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Thursday, 21 June, 2001, 16:12 GMT 17:12 UK
BASF shuts plants
BASF ethyl benzene and styrene plant in Antwerp, Belgium
BASF: 'High raw material prices, no sign of US upturn'
BASF, the European chemicals and petrochemicals giant, is to shut 10 plants and slash spending because of world economic slowdown.

The German company said it was also closing a further 14 units at other sites to reduce capacity, adding that it no longer expected to achieve any increase in operating profit in the second quarter.

BASF, which employed 103,000 people worldwide at the end of 2000 and has annual sales of about 36bn euros ($31bn; 22bn), declined to say which plants it would close or how many jobs would be lost.

Analysts have speculated that some cuts will come in the UK where BASF has 24 sites, including pharmaceuticals plants in Nottingham and Cramlington, Northumberland, a superabsorbents unit in Birkenhead and a plastics factory in Middlesbrough.

Industry sources have said the Birkenhead facility in particular is under threat of closure.

'Substantially slower'

Under the cost-cutting plans, the company is to reduce capital spending by one fifth, with the aim of meeting an earlier target to increase operating profit by an average of more than 10% for the years 2000 to 2002.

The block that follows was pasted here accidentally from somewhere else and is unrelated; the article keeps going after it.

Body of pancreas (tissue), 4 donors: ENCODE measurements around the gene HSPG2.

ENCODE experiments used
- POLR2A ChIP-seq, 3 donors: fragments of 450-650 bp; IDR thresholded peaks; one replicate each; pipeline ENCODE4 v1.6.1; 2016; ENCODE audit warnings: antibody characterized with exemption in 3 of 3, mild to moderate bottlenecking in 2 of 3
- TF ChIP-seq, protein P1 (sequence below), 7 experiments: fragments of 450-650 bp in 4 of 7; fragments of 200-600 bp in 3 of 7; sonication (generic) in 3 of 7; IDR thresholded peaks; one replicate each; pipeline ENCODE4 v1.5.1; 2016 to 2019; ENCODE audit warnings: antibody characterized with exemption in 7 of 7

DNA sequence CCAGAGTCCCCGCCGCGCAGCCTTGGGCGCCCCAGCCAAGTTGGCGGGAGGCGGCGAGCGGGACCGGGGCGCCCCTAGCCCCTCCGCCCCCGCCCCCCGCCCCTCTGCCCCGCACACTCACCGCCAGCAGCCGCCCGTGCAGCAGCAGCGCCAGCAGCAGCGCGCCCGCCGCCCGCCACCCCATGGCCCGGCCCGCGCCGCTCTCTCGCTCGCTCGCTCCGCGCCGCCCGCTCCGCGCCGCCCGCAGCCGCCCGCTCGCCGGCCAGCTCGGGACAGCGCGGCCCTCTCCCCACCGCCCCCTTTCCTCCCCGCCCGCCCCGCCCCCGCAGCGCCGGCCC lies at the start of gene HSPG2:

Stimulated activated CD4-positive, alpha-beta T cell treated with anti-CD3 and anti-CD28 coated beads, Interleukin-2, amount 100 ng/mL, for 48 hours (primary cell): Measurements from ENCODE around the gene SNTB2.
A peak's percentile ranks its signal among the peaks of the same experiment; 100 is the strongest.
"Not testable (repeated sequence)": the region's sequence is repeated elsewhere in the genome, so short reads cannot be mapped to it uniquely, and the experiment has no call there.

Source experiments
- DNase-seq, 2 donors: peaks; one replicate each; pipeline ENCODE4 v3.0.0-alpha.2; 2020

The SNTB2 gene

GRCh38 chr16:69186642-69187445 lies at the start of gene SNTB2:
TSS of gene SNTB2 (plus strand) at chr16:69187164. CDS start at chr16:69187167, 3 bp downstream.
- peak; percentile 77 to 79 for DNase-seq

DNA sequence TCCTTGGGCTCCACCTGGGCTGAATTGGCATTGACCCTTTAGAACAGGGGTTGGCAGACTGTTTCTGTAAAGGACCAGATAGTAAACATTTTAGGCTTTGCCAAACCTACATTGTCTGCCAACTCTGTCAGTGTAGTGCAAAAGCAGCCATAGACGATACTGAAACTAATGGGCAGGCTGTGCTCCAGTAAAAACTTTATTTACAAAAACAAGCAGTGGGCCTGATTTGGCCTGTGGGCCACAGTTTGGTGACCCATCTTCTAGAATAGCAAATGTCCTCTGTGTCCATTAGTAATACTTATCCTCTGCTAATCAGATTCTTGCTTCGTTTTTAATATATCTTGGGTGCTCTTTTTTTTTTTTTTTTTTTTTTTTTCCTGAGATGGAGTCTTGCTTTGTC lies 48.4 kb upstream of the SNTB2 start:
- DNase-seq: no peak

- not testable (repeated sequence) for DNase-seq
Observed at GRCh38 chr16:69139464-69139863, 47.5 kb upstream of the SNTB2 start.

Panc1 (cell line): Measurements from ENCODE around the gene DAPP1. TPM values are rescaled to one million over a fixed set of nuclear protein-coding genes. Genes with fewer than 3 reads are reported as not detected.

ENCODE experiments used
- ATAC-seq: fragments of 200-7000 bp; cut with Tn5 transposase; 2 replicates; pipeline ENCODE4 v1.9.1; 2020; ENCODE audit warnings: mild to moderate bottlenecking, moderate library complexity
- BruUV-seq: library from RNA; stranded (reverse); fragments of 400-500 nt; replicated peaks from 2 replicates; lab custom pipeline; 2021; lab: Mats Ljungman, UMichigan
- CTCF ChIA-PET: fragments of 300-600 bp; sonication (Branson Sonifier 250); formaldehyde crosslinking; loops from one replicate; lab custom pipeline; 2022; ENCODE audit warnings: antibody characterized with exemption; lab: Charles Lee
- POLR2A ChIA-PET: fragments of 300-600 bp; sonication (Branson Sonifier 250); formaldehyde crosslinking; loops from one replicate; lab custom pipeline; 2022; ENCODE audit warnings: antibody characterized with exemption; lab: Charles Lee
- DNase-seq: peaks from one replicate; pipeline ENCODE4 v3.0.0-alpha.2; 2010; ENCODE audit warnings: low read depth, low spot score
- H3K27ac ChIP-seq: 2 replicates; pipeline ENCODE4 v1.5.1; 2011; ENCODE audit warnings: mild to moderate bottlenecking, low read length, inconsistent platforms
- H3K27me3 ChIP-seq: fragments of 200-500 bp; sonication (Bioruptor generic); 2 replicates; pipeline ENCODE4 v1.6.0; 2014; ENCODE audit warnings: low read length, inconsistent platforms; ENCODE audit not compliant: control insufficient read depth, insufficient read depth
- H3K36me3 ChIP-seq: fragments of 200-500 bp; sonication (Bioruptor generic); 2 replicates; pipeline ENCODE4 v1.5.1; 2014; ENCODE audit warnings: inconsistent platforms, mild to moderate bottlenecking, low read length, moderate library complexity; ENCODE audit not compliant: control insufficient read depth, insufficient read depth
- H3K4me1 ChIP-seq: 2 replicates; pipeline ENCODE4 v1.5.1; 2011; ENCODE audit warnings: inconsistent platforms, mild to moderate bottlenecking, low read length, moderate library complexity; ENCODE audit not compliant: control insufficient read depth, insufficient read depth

Chief executive Juergen Strube said: "With these measures, we are adapting our business to the substantially slower economic growth worldwide.

"In light of continuing high raw material prices, weaker signs of growth in Europe, and no indication of an economic upturn in the United States, BASF is not expecting an increase in income from operations in the second quarter."

A spokesman said the company would first need to inform staff before making details of the job and cost cuts programme public.

ICI hit

BASF shares spent much of the day's trade in Frankfurt more than 5% down but had recovered to 43.7 euros in late trading to be 2% lower on the day.

One analyst said German chemical companies had been particularly guilty of overestimating their ability to weather economic downturn.

He said statements made during the first quarter had been based on assumptions that the US economy would pick up in the second half of the year and that the European economy would remain resilient.

Those assumptions were no longer true, he said.

BASF's profit warning also dragged shares in rival chemicals firms lower, with UK group ICI closing 19p, or 4.3%, down at 422p.

But analysts played down the significance of BASF's announcement for the UK rival.

"It always happens when BASF says something adverse that ICI gets hit, but these days they don't have much in common," said Peter Cartwright, analyst at Williams de Broe stockbrokers.

ICI now focuses on specialist chemicals - whereas BASF's business is more broadly based - and last month said it was competing well amid the US slowdown.

See also:

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